Soil horizons

Amber Anderson

Learning Objectives
  • Match soil horizons with processes occurring within the zone
  • Identify horizons given characteristics
  • Predict potential management or use challenges based upon given horizon sequence
Keywords: Horizons, development, subhorizons


Horizon overview


A visual chart displaying the relationships of color, clay content, structure, and organic matter content for O, A, E, B, C, and R horizons. Soil color tends to get lighter as the soil profile gets deeper. Clay content decreases in the E horizon and increases in the B horizon. Structure becomes coarser as you go down the horizons. Organic matter exponentially decreases as the soil depth increases.
Illustration by Madeline Schill. 2021 in Soils-Iowa’s Nature Series. 

Transition horizons

Sometimes a layer is not clearly one process or another, but rather where two are combining. These are called transitional horizons, and indicated by two capital letters like AB or BA. The first of the two is the more dominant of the two processes. A similar-looking notation but with an added /, like E/B or B/E mean that there are distinct areas of each in the layer rather than a smooth transition.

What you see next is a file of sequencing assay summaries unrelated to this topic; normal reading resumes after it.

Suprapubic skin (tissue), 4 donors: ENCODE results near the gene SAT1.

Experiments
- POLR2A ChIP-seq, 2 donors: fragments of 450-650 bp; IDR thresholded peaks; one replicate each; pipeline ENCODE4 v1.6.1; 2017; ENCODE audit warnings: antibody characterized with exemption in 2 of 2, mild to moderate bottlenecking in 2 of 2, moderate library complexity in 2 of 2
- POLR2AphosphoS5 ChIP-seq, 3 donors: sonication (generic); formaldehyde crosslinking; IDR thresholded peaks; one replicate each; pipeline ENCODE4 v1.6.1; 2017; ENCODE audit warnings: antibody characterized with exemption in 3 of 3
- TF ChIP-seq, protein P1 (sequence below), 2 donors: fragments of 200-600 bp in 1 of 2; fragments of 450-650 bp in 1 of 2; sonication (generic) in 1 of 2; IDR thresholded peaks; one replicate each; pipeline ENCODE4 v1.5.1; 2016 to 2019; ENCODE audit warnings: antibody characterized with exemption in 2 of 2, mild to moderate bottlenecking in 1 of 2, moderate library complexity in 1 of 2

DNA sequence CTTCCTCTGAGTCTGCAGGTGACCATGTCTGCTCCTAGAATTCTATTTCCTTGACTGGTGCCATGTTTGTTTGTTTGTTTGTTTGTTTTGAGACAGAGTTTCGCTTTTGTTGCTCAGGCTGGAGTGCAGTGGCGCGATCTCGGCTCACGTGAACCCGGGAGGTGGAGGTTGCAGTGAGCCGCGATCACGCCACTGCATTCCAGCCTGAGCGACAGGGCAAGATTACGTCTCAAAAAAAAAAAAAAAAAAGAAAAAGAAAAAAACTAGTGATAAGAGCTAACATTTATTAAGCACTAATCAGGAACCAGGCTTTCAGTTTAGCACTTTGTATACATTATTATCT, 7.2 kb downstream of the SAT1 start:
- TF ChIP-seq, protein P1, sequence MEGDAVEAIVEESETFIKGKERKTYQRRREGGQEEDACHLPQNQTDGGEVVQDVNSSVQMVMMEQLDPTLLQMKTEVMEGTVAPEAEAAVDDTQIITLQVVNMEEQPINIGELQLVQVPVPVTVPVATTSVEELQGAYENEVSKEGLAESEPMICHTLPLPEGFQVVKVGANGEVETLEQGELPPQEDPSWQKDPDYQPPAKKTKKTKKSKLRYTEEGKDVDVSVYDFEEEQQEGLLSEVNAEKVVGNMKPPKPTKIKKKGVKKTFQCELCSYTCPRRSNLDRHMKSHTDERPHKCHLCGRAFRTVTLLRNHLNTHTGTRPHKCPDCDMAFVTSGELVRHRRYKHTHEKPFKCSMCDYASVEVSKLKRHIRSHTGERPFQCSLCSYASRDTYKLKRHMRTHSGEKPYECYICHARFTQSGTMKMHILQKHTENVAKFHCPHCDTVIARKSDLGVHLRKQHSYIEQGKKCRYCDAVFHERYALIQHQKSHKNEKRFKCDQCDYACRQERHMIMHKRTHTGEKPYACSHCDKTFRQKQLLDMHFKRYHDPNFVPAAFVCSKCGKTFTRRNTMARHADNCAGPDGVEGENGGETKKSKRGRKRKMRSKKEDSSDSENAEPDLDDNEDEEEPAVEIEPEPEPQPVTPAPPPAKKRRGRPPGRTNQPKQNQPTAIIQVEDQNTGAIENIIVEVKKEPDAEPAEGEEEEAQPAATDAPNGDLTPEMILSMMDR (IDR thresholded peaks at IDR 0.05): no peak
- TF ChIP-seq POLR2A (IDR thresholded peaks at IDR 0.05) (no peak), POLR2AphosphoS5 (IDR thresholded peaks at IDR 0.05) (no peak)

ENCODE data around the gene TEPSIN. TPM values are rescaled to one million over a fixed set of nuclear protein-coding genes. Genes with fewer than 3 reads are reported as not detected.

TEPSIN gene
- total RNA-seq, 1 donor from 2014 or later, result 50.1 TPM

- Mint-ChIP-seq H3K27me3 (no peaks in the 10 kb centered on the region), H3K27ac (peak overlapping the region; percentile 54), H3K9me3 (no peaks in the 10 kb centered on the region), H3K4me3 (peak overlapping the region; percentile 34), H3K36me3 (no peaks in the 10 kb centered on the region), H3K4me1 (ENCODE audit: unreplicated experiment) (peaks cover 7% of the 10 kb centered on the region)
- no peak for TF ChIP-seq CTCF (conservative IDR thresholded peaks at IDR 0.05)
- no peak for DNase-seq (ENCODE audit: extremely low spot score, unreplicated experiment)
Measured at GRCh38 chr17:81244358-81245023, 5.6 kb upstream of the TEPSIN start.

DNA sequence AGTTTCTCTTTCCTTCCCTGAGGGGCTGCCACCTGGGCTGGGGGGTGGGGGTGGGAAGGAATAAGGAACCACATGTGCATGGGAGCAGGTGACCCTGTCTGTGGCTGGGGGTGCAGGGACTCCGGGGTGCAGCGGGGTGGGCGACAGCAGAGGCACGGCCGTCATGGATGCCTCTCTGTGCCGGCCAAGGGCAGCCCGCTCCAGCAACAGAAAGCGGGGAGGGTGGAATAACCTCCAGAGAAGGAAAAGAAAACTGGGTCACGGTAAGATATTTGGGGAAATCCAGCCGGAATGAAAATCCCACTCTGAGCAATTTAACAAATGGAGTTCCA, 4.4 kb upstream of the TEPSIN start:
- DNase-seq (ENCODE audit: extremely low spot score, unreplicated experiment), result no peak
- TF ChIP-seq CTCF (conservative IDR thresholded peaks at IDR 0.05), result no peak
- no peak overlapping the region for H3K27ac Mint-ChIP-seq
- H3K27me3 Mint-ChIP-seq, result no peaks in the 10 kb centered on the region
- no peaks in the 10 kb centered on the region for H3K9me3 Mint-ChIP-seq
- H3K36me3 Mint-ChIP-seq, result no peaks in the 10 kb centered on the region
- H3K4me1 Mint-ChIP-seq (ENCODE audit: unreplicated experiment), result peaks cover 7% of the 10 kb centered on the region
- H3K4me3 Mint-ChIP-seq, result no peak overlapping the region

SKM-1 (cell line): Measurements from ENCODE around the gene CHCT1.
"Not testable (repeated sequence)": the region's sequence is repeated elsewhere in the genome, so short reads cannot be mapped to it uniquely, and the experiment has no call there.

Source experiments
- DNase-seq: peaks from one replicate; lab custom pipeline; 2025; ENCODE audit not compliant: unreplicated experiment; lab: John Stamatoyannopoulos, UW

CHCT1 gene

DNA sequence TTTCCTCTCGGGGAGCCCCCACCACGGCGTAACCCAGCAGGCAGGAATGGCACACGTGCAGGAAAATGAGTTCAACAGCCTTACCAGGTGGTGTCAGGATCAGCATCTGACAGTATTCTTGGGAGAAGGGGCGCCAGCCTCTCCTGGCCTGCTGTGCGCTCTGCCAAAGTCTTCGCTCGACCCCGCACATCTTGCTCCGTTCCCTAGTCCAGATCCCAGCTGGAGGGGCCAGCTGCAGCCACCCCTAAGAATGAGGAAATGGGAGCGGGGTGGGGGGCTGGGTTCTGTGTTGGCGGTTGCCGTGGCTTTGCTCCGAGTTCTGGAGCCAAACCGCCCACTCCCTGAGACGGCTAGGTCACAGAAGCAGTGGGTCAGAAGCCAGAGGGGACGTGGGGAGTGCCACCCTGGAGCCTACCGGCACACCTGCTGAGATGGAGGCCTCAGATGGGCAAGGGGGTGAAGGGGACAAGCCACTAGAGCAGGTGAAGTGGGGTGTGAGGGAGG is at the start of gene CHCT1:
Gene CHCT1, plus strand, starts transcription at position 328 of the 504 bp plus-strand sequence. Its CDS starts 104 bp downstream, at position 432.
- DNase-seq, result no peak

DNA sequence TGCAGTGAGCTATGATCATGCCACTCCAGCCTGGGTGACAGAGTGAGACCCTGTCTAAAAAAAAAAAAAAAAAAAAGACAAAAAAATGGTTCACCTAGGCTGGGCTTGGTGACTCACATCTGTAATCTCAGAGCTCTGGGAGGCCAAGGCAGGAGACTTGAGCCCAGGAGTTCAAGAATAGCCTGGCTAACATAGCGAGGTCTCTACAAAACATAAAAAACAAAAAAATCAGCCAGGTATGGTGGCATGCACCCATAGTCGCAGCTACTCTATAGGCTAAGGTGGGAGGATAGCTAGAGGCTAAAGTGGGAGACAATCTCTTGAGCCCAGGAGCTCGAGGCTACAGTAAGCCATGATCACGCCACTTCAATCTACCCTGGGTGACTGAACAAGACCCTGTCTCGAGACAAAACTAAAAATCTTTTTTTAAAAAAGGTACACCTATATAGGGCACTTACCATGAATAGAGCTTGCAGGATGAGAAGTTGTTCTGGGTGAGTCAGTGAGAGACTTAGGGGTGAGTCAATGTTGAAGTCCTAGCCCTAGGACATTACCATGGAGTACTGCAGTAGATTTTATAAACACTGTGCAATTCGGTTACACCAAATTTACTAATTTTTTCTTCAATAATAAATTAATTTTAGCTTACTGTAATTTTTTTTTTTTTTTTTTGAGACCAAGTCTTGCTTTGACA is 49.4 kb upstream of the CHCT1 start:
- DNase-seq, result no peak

Check it out!
Visit the NRCS Official soil series description page to find a soil series description and the horizons found in that soil. Hint: see if your name or home town/favorite town in the US have their own soil series


Additional lowercase letters are used to further differentiate horizons.


Check it out!
Descriptions of all horizons and subhorizons used in NRCS classifications can be found on page 46–51 in this reference.



In order to distinguish one horizon from another, numbers at the end indicate multiple of the same zone, split by other differences like structure, redox features, or color.

Numbers at the beginning of the horizon indicate it is part of a different deposit or parent material. Because we might not know how many exist or be able to dig down far enough to find all parent materials, we start numbering from the surface even though the older deposit is on the bottom.



Key Takeaways


  • Horizons are general concepts used to describe the major process(es) happening in the layer
  • Not all horizons are found in every soil, sometimes multiple of the same horizon are found in one profile


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Introduction to Soil Science Copyright © 2023 by Amber Anderson is licensed under a Creative Commons Attribution 4.0 International License, except where otherwise noted.